5 Important Sites All Rails Devs Should Use

The Ruby community has excellent documentation. Every gem has a GitHub repo with at least a Readme detailing basic usage and installation. But there are resources beyond GitHub readme's that many developers fail to utilize. If you find yourself stuck on a problem, take some time to check out these sites. Taking the time to learn about a system you use will provide valuable insight. You will be surprised how a problem that seems impossible to solve becomes trivial once you have a deeper understanding.

1. RubyDocs

If you're reading this blog post, you probably know how to write Ruby code. But how many of us can say we know all Ruby has to offer. The Core API and Standard Library API has a wealth of information about the classes, methods, and modules available to you. It's important to know your Ruby version before diving in. Ruby has changed a lot over the year, and you don't want to be stuck reading old docs that don't apply to you. Next time you're unsure how something works, check out the RubyDocs.

2. Rails Guides

My go-to place for Ruby on Rails documentation is the Rails Guides website. This site is written more like a book than a reference. Next time you're struggling to understand a system in Rails, take some time to learn about the portion of Rails you’re using. Rails is a very complicated framework with many features. Don't try to reinvent the wheel when Rails might already solve your problem.

3. MDN JavaScript Docs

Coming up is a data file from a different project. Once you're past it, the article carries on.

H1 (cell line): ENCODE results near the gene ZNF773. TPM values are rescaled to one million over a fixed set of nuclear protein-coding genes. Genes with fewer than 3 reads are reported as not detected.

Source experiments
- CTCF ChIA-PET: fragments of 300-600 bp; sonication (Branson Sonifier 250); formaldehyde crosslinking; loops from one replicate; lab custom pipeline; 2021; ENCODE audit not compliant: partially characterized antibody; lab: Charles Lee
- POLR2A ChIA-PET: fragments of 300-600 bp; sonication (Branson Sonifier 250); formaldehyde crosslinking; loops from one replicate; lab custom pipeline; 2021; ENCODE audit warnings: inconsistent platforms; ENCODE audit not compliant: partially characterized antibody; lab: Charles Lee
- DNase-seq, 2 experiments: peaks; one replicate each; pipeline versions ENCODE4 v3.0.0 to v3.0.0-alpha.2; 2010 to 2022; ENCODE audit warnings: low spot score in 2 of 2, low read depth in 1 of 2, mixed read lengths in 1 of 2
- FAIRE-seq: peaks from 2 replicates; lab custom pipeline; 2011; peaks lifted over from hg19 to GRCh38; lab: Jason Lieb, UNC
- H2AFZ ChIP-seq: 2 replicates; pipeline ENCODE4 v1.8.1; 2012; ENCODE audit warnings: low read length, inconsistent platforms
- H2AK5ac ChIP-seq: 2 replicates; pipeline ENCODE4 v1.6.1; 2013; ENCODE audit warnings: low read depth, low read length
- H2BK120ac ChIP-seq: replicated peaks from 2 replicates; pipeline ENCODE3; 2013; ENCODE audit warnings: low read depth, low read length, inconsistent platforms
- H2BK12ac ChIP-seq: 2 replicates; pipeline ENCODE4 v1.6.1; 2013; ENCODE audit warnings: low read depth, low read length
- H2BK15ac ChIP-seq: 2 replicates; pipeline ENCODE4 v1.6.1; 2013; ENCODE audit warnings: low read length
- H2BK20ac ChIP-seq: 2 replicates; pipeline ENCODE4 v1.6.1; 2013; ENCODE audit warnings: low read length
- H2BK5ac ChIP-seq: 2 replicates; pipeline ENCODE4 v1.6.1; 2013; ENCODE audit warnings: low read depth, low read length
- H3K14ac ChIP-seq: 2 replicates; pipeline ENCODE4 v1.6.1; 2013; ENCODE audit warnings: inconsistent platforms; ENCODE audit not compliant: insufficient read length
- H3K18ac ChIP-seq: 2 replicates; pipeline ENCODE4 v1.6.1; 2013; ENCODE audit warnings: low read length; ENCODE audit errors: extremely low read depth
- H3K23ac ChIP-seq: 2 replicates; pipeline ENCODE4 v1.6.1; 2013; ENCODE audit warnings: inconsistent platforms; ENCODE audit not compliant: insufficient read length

The Mozilla Developer Network is a treasure trove of information. The JavaScript docs are particularly great. Check out the tutorials ranging from beginner to advanced. These are great for brushing up on how the JavaScript language works. There is a reference section for all the nitty gritty stuff including a browser compatibility matrix for each feature. Even though ES6 adoption is high within modern browsers, it’s important to be positive the syntax you’re using works in the browser you’d support.

4. W3C Schools SQL/CSS/HTML docs

This site has a lot of great information about different technologies used to build web applications. I recommend you are familiar with the SQL, CSS and HTML section of the site. The SQL section has an excellent tool where you can write queries against a mock database. This is a great way to experiment with new syntax before trying to replicate it with ActiveRecord. The HTML and CSS reference sections provide descriptions and compatibility matrices that are helpful when understanding how and if something will work in a browser.

5. Your Database Docs

Most Ruby on Rails applications uses a Postgres or MySQL database.  These database technologies share many similarities, but they also have differences. Understanding how your database server works will make a massive difference in your application's performance. Take the time to read about what makes your database unique. Never assume that a query will function the way you think. It only takes a minute to read the documentation to be sure.